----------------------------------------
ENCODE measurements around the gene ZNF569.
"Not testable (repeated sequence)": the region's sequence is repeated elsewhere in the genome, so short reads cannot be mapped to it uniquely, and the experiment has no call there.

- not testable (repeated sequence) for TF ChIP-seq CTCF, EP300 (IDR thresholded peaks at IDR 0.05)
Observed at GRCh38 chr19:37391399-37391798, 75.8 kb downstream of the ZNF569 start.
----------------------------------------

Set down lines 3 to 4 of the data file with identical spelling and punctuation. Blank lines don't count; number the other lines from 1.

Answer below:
- not testable (repeated sequence) for TF ChIP-seq CTCF, EP300 (IDR thresholded peaks at IDR 0.05)
Observed at GRCh38 chr19:37391399-37391798, 75.8 kb downstream of the ZNF569 start.